TAMPA — Voters in central and eastern Hillsborough County sent a resounding message Tuesday: They are done with County Commissioner Kevin White.
White was sitting last in a three-way race in his bid for a second term on the County Commission, in a District 3 Democratic primary largely viewed as a referendum on his tenure.
Les Miller, a former state representative and senator, was trouncing White by a more than 2-to-1 margin, with most precincts reporting Tuesday night. Even newcomer Valerie Goddard outpaced White.
The results come a year to the week after a federal civil jury found that White discriminated against a former aide, who claimed she was fired for refusing his sexual advances.
"The people have spoken. The numbers are in," said a dejected White, who conceded to Miller shortly before 10 p.m. "I have no choice but to respect that."
Even Miller said he was taken aback by his apparent large margin of victory. With only write-in Dwight Bolden remaining for the general election, the outcome means Miller is likely to head to the commission.
"I have never seen anything like it," Miller said. "When I first saw the numbers coming, in I told my wife (Tampa City Council member Gwen Miller), who is my campaign manager, that these numbers are going to change. She said, 'I don't think so,' and they held during the entire night."
In the commission's other closely watched race, at-large District 7 incumbent Mark Sharpe held off feisty former Hillsborough Republican Party chief Josh Burgin, who conceded defeat.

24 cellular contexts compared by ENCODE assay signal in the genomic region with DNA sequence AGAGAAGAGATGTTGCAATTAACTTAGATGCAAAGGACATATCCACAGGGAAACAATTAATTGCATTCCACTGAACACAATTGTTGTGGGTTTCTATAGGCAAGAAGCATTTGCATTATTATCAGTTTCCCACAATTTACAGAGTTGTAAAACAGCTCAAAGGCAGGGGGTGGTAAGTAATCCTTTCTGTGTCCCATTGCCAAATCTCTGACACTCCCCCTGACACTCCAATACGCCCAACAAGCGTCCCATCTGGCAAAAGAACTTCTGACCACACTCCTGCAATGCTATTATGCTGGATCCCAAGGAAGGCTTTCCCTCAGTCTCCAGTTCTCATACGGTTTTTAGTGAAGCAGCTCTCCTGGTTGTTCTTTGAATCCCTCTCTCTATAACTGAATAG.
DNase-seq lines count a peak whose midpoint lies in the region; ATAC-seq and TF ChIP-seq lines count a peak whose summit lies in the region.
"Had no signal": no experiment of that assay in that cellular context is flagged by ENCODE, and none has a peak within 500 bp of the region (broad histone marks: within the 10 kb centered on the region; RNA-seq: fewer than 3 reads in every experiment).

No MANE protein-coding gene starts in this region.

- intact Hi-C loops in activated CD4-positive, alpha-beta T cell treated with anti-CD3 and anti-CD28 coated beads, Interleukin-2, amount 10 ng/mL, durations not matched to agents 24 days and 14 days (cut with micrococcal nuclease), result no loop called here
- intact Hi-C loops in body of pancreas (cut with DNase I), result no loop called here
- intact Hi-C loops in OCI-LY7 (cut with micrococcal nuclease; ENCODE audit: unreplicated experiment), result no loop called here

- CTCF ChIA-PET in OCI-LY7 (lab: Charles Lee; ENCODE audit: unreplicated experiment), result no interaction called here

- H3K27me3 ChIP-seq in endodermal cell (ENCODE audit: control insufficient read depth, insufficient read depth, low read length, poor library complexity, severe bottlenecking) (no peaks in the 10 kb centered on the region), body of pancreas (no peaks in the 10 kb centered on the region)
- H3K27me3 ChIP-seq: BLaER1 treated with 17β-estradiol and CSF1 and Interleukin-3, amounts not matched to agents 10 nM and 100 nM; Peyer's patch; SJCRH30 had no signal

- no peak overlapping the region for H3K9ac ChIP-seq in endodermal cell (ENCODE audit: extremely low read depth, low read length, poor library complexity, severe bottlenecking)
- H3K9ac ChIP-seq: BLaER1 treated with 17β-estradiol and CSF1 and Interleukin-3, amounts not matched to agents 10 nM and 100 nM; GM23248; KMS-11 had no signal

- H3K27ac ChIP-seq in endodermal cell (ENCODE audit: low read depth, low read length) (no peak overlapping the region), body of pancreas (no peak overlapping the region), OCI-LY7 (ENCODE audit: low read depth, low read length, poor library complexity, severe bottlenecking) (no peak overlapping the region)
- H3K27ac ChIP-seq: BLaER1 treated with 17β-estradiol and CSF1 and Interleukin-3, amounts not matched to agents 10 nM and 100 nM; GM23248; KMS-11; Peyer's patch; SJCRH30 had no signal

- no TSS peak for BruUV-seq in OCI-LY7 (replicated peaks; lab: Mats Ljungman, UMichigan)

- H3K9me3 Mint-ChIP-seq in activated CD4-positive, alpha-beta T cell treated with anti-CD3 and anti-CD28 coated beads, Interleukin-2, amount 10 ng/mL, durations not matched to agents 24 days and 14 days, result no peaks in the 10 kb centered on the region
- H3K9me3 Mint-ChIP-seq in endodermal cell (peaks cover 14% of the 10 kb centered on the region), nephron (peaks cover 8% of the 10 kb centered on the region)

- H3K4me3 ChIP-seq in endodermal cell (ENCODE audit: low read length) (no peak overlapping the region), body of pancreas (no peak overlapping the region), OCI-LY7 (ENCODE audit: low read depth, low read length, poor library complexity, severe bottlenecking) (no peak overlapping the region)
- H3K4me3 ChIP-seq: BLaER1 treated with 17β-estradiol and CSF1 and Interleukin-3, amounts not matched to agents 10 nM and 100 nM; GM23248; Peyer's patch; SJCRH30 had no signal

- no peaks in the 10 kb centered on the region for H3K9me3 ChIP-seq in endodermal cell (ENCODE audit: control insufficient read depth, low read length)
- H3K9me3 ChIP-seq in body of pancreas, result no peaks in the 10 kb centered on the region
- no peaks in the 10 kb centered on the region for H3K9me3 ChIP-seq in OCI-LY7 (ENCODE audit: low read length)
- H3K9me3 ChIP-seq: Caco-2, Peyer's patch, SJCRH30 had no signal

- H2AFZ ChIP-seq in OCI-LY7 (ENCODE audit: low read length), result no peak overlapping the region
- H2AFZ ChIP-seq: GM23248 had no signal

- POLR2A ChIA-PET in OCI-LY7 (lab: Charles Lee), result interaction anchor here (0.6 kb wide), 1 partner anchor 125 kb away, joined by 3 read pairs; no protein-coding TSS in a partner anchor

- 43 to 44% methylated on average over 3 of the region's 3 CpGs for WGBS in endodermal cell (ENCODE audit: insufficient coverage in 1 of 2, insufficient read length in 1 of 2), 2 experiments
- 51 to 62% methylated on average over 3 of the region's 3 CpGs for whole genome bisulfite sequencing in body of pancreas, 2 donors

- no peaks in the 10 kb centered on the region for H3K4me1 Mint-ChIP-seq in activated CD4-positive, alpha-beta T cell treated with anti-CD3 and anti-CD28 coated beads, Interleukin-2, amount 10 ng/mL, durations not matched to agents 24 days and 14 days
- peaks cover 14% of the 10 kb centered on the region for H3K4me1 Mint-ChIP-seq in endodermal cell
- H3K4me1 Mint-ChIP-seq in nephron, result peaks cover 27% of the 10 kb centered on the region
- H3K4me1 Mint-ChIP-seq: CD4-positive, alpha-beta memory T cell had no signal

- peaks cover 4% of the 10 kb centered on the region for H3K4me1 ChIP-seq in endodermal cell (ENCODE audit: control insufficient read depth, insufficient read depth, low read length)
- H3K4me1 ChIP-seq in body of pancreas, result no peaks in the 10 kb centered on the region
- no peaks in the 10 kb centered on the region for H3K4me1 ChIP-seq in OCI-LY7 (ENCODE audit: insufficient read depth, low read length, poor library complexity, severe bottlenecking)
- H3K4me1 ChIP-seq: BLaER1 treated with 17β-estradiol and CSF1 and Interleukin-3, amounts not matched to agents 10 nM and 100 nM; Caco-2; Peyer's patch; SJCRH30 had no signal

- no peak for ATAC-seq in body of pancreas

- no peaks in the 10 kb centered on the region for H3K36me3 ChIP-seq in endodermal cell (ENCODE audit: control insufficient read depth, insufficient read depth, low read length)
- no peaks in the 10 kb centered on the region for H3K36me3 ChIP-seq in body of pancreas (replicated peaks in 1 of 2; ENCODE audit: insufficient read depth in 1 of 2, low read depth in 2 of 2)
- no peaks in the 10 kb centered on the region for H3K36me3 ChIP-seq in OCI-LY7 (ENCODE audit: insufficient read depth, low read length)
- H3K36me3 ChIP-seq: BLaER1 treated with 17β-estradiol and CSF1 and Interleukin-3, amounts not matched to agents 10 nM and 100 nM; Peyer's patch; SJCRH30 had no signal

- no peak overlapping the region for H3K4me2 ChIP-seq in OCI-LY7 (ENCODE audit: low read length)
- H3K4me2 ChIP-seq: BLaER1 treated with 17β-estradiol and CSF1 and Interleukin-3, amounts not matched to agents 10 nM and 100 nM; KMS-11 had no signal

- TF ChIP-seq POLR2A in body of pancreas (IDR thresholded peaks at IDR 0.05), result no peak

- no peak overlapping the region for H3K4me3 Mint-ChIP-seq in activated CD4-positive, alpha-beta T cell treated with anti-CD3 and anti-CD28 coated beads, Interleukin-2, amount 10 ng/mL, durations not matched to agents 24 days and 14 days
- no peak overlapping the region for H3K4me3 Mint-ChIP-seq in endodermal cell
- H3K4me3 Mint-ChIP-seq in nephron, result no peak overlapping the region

The outcome should buoy supporters of the November general election ballot question on whether to raise the sales tax in the county by a penny to pay for new commuter rail, expanded bus service and rail.
Sharpe has been the commission's strongest supporter of the referendum, and Burgin had made that almost a singular focus of attack.
Sharpe will face Neil Cosentino, who is running without party affiliation in the general election, and write-in Benjamin Stutzman.
"I really see it as a referendum on myself for my job as a commissioner in a tough climate," Sharpe said. "I'm humbled and honored and feel like I have to work that much harder."
In the District 1 Republican primary to represent South Tampa and neighborhoods of the southern Hillsborough shoreline, former state Rep. Sandy Murman easily led newcomer Trey Rustmann.
Murman, who spent eight years in the state House until 2004, will face Democrat John Dingfelder, a former Tampa City Council member, in November.
And in the Republican primary for District 2 representing northern Hillsborough, state Sen. Victor Crist was tidily defeating land planner Linda Pearson.
Crist, who had to leave the District 12 Senate seat due to term limits, faces Steve Morris, who is running without party affiliation in the general election.
"I was very fortunate to have an honorable opponent, and she ran an honorable race," Crist said.
But the shocker of Election Day came in White's District 3. Not so much the seeming outcome, but the margin.
White has spent a trouble-plagued four years on the commission after a term on the Tampa City Council. Still, he had raised more money than both his campaign opponents, using much of it to attack Miller.
That didn't overcome the jury's finding that White had harassed a 22-year-old aide. The aide, Alyssa Ogden, said White hit on her repeatedly, including on a supposed business trip to Atlanta a few days into the job.
The lawsuit has cost taxpayers $450,000 in legal expenses and an award to Ogden, which added to the public outrage.
It comes on top of his past admission of masking the purchase of designer suits in a campaign report, for which he paid a fine.
"The people in District 3 wanted a change," Miller said. "They wanted change and they sent a message tonight."
Times staff writer Janet Zink contributed to this report. Bill Varian can be reached at (813) 226-3387 or email@example.com.